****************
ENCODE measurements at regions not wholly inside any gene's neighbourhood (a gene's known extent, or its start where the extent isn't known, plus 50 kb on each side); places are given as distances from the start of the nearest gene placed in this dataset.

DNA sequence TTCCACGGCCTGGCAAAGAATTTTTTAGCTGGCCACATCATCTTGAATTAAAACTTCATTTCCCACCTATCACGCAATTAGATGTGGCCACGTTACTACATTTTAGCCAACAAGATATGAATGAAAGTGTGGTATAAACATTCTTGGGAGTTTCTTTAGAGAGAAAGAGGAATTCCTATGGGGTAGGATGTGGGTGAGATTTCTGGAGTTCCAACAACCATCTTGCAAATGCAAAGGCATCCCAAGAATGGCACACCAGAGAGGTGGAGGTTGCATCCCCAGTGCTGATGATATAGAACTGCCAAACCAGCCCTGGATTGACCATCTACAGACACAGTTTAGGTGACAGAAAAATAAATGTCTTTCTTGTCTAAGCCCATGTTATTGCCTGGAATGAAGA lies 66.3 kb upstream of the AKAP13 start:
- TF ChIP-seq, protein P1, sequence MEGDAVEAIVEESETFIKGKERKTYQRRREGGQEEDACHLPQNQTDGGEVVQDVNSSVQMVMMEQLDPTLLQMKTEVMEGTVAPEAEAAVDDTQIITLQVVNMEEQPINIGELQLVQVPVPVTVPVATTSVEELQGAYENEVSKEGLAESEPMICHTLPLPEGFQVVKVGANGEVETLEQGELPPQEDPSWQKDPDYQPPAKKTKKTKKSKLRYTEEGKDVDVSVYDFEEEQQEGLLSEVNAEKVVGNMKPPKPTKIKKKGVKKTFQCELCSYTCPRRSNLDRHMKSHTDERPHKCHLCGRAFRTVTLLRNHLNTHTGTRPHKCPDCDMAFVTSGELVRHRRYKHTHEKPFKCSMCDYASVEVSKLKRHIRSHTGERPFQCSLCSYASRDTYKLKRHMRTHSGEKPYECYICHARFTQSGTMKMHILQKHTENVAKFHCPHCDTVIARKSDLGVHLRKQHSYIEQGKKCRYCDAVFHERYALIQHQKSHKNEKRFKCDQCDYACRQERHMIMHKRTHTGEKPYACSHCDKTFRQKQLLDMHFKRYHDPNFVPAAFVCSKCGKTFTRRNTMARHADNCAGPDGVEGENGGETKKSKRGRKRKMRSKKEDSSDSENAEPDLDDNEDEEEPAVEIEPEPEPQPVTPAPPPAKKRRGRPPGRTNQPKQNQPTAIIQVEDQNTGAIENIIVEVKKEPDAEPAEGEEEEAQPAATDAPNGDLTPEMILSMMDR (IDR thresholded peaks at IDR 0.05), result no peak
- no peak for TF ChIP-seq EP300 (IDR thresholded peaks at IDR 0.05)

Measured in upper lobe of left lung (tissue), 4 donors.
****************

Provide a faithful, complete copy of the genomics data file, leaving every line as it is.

ENCODE measurements at regions not wholly inside any gene's neighbourhood (a gene's known extent, or its start where the extent isn't known, plus 50 kb on each side); places are given as distances from the start of the nearest gene placed in this dataset.

DNA sequence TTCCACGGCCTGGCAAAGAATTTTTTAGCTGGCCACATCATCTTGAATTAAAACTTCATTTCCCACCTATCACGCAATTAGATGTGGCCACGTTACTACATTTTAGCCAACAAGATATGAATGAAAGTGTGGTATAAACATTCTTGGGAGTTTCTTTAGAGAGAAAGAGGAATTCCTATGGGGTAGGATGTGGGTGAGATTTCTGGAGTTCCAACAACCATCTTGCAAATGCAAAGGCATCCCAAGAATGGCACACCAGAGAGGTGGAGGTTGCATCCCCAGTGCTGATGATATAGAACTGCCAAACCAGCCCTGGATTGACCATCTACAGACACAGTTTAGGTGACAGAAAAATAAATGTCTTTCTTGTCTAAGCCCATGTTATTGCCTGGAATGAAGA lies 66.3 kb upstream of the AKAP13 start:
- TF ChIP-seq, protein P1, sequence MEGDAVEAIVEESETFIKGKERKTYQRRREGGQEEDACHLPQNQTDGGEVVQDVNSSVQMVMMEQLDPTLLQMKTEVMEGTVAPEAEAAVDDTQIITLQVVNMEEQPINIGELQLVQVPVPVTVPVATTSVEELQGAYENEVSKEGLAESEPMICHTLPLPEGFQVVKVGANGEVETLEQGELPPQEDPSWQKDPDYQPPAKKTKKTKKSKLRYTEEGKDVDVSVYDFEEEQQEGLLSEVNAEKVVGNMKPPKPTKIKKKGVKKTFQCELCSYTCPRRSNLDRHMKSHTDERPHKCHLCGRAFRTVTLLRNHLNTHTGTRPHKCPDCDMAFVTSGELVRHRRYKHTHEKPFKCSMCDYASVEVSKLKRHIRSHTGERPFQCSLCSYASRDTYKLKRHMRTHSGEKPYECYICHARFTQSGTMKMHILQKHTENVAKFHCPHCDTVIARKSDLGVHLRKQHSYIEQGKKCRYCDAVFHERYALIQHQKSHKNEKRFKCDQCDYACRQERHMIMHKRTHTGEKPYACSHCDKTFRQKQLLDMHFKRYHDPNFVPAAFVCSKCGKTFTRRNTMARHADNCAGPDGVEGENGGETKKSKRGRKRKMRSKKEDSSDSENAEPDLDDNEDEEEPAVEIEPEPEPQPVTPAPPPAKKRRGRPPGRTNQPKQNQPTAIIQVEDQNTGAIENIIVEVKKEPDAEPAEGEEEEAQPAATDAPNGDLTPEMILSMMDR (IDR thresholded peaks at IDR 0.05), result no peak
- no peak for TF ChIP-seq EP300 (IDR thresholded peaks at IDR 0.05)

Measured in upper lobe of left lung (tissue), 4 donors.